Genetic testing doubly important for twins
Written by the Australian Twin Registry and published in the AMBA Magazine
A recent study found that nearly a third of twins were incorrect when asked to identify if they were identical or not. Why does it matter and how can you find out for sure? “Are they identical or not?” is usually the first question asked of new parents about their twins. While it may be a matter of curiosity for most parents, for others it has become lifesaving knowledge.
Mother of two-year-old twins, Kylie Tyrell, discovered the importance of knowing her twins’ genetic identity when one was diagnosed with a rare immune disorder. Kylie had only recently found out for sure her twins were identical and this led to the other twin, who wasn’t displaying any symptoms, to be tested and the discovery both twins had the disorder. “I hope that some parents hear my story and realise that if they don’t get their twins tested for their own curiosity, at least get them tested as a medical precaution”, Kylie said. A joint study by the Australian Twin Registry and the Murdoch Children’s Research Institute involved twins who were uncertain of their zygosity and undertook a DNA test to find out for sure. It found that nearly one-third of the twin pairs were incorrect when asked to identify their zygosity prior to the test.
“We found a substantial proportion of parents and twins had been misinformed by their own parents or medical professionals”, said the ATR’s Deputy Director, Associate Professor, Dr Jeff Craig. The study provided such strong evidence that knowing their true genetic identity provided twins with peace of mind and positive emotions, that Dr Craig has suggested for medical professionals to universally recommend genetic testing of same-sex twins as early in life as possible.
He says the knowledge can have implications for the bonding of twins, tissue compatibility in organ transplantation, assessing disease risk, promoting the personal right to know one’s identity, legal and educational reasons, and estimating the likelihood of the mother or close relatives giving birth to further sets of twins.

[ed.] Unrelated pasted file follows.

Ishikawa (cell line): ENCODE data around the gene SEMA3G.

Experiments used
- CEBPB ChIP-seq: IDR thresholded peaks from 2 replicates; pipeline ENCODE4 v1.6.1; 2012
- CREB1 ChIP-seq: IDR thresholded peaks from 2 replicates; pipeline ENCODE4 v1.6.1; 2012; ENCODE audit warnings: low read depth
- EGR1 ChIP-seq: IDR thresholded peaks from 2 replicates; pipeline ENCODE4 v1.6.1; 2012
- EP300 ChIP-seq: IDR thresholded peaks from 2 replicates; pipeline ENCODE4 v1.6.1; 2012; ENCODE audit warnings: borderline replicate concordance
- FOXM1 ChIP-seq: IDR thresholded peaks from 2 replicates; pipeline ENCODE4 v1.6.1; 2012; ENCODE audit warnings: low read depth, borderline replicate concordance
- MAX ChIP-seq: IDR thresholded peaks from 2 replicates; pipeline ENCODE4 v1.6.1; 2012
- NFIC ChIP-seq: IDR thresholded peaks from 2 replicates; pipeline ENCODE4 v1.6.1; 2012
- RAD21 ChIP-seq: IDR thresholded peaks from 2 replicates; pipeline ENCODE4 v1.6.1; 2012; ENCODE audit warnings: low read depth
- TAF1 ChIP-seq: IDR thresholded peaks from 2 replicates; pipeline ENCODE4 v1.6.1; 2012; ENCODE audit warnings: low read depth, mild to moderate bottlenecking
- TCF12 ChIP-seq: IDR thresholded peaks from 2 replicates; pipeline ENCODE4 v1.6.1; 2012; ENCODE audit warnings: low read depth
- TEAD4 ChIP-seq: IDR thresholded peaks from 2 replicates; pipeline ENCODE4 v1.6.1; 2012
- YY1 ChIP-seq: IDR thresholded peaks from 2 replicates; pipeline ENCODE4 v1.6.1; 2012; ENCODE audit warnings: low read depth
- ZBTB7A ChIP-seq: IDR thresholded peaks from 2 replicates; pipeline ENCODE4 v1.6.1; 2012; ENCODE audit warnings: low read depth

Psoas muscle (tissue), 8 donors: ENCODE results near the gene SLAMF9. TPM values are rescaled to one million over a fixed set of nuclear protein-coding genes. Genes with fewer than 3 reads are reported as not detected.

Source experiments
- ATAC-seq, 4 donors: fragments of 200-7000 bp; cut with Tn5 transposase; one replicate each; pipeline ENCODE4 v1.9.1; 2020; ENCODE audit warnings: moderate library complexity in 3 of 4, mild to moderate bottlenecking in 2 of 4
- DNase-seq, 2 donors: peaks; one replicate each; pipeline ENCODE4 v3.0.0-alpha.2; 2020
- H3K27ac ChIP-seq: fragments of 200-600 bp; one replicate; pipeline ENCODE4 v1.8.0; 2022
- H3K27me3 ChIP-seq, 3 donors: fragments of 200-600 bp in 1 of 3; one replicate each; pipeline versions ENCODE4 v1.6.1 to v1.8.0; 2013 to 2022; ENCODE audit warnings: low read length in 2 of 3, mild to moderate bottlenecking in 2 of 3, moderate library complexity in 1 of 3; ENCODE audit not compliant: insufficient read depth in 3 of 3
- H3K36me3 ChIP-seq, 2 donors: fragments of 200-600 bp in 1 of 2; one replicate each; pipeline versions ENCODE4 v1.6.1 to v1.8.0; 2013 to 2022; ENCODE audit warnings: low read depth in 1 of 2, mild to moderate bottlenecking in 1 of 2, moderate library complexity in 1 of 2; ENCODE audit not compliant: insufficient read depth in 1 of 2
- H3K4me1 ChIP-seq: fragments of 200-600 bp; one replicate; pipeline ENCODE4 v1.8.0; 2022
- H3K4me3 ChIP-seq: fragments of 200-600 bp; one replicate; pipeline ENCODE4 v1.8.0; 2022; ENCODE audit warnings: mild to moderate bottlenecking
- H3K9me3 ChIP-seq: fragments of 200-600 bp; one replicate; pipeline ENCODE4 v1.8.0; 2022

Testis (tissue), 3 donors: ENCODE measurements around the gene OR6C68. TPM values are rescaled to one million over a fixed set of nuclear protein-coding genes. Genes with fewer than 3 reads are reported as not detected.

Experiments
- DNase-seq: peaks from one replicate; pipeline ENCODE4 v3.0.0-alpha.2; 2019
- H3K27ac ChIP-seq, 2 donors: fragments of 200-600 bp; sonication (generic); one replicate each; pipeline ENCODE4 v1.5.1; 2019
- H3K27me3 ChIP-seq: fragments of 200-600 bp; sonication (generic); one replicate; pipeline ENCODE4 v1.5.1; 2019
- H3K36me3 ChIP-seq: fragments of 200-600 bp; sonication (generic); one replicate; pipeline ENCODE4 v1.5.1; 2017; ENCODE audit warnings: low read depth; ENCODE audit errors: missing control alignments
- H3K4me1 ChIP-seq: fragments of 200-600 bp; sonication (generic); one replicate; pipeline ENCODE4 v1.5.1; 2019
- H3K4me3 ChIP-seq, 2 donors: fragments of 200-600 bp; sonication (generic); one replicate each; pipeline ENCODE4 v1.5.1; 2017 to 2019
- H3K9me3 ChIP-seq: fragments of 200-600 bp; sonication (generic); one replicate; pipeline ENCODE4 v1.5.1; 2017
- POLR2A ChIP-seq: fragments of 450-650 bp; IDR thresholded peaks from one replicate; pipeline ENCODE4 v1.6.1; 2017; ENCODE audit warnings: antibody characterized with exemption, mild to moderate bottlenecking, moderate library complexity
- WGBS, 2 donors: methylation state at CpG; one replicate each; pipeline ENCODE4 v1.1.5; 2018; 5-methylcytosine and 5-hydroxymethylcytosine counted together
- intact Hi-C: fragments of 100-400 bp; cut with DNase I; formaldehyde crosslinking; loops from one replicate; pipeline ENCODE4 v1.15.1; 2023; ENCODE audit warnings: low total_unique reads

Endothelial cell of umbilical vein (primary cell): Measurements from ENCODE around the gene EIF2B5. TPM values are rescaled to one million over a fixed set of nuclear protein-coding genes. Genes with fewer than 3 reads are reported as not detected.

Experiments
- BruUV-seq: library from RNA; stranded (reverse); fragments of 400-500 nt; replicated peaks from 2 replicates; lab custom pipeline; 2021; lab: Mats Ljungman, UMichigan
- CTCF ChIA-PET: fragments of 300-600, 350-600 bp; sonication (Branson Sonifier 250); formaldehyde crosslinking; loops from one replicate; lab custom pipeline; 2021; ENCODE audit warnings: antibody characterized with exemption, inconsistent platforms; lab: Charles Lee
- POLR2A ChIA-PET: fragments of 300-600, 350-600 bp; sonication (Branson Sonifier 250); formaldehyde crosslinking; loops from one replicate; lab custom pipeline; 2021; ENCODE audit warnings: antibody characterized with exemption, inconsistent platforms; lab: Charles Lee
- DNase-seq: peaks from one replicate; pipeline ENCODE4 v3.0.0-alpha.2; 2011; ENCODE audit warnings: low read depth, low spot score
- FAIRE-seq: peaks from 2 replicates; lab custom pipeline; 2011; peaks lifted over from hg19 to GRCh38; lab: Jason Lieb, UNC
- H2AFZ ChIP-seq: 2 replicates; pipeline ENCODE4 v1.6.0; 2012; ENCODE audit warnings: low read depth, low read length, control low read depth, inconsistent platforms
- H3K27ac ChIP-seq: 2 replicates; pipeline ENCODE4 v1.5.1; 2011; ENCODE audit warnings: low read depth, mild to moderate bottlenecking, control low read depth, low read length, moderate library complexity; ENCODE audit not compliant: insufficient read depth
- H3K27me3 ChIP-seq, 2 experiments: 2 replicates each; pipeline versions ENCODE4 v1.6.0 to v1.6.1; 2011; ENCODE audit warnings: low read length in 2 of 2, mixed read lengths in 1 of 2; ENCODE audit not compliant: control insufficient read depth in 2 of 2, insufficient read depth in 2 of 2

Mother of eight-year-old twins Sue Sukkel participated in the study and has first-hand experience of the impact of twin identity confusion. She always believed her twins, Lilly and Abbie, were non-identical. “When the results arrived in the mail advising they were identical, I was so overwhelmed that I burst into tears. I was so pleased that the girls will grow up with this knowledge. As an adopted child myself, I know what it is like to be unsure about your genetic heritage and how that can affect you.”
Assoc Prof Craig said the confusion often arose from the wrong assumption that identical twins always share a placenta in the womb and always look and behave identically. But nearly one-third of identical twins (as in the case of the Sukkel twins) and all same-sex, non-identical twins have separate placentas. To add to the confusion, twins with separate placentas can be implanted so closely together in the womb that the placentas appear to ‘fuse’. To the naked eye it looks as if there is a single placenta.
According to Dr Craig, the only way to know for sure whether same-sex twins are identical or fraternal is to have a DNA fingerprint (zygosity) test done. Genetic testing is usually done by collecting a mailed kit with a cheek swab. The ATR provides this service at a special discounted rate per twin pair. Find details at www.twins.org.au.